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Applause for late football manager Billy Bingham at Northern Ireland v Cyprus game at Windsor Park

Fans and players paid an emotional tribute to legendary Northern Ireland manager Billy Bingham with a minute’s applause ahead of Sunday’s game against Cyprus.

supporters also sang his name at the end of the 2-2 draw at Windsor Park.

The former manager – who took the national team to two World Cup tournaments – died on Thursday evening at the age of 90.

He also played for Northern Ireland at the 1958 World Cup finals.

Ian Baraclough’s men lined up and applauded before the game kicked off – with fans also giving a standing ovation and applauding.

The giant screen at Windsor Park displayed a montage capturing some of the great days of the Bingham era, including images from the 1982 and 1986 World Cups.

Stadium MC Pete Snodden recalled Bingham’s achievements ahead of kick-off.


Players applaud during a tribute to former manager Billy Bingham prior to the UEFA Nations League match at Windsor Park, Belfast. Niall Carson/PA

Snodden said: “Billy was adored, and looked up to, and will never be forgotten.

“Today we send our condolences to his family and say thank you Billy for everything you gave us.”

As the final whistle neared, fans came together to sing ‘There’s only one Billy Bingham”.

Some of the 16,454 crowd who attended the 2-2 draw wore retro strips in tribute to Bingham at the suggestion of the Amalgamation of Official Northern Ireland Supporters’ Clubs.

The group had also urged everyone to join in a minute’s applause in the 58th minute as a mark of respect, recognizing Bingham’s contribution as a player at the 1958 World Cup.

The emotional scenes came on a day when fans turned on the current manager, Ian Baraclough, after a dismal home draw.

With Northern Ireland 2-0 down at one stage, a section of the crowd sang: “We want Bara out!” There were also boos at the final whistle, even after goals from Paddy McNair and Jonny Evans rescued a draw.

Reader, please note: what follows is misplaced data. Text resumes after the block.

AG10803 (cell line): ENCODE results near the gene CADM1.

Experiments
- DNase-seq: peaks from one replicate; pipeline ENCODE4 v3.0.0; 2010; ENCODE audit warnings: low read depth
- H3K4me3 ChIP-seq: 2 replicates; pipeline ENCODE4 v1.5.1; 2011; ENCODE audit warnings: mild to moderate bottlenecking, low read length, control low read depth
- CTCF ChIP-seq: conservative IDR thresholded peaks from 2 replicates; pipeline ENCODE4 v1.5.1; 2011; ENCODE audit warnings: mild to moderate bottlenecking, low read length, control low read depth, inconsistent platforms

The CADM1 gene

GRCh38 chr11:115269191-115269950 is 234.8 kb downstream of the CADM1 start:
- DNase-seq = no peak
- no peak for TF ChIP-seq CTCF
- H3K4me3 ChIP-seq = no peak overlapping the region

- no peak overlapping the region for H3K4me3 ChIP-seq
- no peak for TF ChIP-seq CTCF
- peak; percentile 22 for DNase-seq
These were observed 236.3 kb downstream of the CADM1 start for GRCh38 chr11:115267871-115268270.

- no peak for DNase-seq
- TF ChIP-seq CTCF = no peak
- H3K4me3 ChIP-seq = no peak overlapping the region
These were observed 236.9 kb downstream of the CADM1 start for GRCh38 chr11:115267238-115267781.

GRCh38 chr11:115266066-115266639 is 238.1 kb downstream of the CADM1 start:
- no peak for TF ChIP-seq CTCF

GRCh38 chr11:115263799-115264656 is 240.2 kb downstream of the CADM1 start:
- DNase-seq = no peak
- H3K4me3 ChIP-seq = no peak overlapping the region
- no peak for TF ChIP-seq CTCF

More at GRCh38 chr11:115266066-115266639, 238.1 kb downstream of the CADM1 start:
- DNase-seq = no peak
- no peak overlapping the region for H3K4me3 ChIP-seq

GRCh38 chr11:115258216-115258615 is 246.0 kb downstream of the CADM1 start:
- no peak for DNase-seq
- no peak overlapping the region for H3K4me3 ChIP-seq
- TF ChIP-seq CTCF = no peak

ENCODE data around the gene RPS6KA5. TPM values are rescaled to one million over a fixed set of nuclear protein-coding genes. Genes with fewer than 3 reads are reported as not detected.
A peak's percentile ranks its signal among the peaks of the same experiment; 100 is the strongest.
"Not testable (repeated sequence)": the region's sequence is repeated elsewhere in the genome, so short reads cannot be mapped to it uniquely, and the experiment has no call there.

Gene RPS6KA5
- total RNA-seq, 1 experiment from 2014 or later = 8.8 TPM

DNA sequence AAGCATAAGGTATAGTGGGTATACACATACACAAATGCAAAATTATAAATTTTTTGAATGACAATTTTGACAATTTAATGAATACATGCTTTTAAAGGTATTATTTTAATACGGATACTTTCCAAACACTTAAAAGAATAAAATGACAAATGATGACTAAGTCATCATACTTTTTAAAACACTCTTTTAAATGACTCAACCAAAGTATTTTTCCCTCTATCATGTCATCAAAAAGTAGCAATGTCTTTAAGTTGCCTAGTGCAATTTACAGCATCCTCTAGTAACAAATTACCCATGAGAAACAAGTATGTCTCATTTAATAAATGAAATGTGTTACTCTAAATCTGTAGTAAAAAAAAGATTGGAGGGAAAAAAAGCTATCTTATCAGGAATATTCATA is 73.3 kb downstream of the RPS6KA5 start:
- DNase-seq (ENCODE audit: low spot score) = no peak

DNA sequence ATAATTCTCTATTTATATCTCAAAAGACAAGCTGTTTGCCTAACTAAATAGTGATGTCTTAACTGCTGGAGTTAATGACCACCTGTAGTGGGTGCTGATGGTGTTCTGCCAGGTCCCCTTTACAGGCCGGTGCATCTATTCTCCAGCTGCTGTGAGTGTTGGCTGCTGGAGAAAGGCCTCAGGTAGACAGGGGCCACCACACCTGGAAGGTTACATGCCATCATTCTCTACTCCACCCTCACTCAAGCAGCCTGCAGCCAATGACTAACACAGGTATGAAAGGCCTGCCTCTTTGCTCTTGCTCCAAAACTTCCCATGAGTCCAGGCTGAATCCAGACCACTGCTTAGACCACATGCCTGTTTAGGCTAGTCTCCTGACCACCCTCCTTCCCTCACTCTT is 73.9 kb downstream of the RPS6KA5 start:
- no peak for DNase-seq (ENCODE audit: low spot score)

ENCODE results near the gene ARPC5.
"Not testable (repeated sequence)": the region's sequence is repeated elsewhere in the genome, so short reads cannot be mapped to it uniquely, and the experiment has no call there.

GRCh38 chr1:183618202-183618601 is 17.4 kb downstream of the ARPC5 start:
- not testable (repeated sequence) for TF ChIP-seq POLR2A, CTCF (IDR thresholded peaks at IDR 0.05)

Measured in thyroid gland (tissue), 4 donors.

Bingham’s death, which was announced on Friday, drew tributes from across the football world and beyond.

His son David Bingham said: “Dad was diagnosed with dementia back in 2006 and I think it is a tribute to his will that he managed another 16 years from that diagnosis to the time he passed away.

“He passed away peacefully last night at 10.30pm in a care home in Southport. We are very proud of all our dad achieved.”

Billy is also survived by loving daughter Sharon.

Former NI goalkeeper Pat Jennings, who made 119 appearances for Northern Ireland, said he leaves behind “an amazing legacy”.

“We aren’t the biggest country in the world but we achieved great things,” Pat told the Belfast Telegraph.

“I think he will be fondly remembered both as a player and manager.”


Fans applaud during a tribute to former manager Billy Bingham prior to the UEFA Nations League match at Windsor Park, Belfast. Niall Carson/PA

Jennings added: “He played in the 1958 finals and in my early days with Watford I actually played against him, he was a great player.

“As the goalkeeper in his teams I prided myself on the clean sheets we got. He knew we could nick a goal and remain strong at the back.

“People talk about the games at the World Cup finals and they were great but the performances in the qualifying matches were so important and we managed to get six clean sheets on the bounce in the run up to the 1986 finals.

“There were two games against Turkey, Romania away and the famous scoreless draw against England at Wembley. We also played Spain and a France team including Michel Platini, in friendlies and they couldn’t score against us.

“We are also the holders of the British Championship as well as the World Cup exploits. Tactically he was astute and good at identifying players’ strengths. Billy will remain a Northern Ireland legend and it was a real privilege to be part of his story about him.”

The Irish FA sent their condolences to the family and said Bingham had a “unique place” in the hearts of local football fans.

“Billy was a tricky winger in the days when such a position was revered, but there was more to him than wing play. Billy was not afraid to mix it when needed, had an eye for goal and had a wonderful tactical and positional brain – attributes which would come to the fore in his managerial career.”

As a manager, he had a rich and varied career, they added. “He was everything that a Northern Ireland manager needs to be – tactically astute, innovative and inspirational.”

Ex-NI international and Tottenham Hotspur player Gerry Armstrong said: “The tributes have been pouring in for Billy, and he deserves every one. He was a top man. We’ll never find anyone as good as Billy again.”

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